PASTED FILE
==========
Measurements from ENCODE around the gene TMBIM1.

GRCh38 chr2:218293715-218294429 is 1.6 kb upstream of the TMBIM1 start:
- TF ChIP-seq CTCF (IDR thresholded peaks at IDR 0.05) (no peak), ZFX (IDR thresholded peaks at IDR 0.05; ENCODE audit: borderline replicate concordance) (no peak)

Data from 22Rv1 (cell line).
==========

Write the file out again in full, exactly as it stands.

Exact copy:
Measurements from ENCODE around the gene TMBIM1.

GRCh38 chr2:218293715-218294429 is 1.6 kb upstream of the TMBIM1 start:
- TF ChIP-seq CTCF (IDR thresholded peaks at IDR 0.05) (no peak), ZFX (IDR thresholded peaks at IDR 0.05; ENCODE audit: borderline replicate concordance) (no peak)

Data from 22Rv1 (cell line).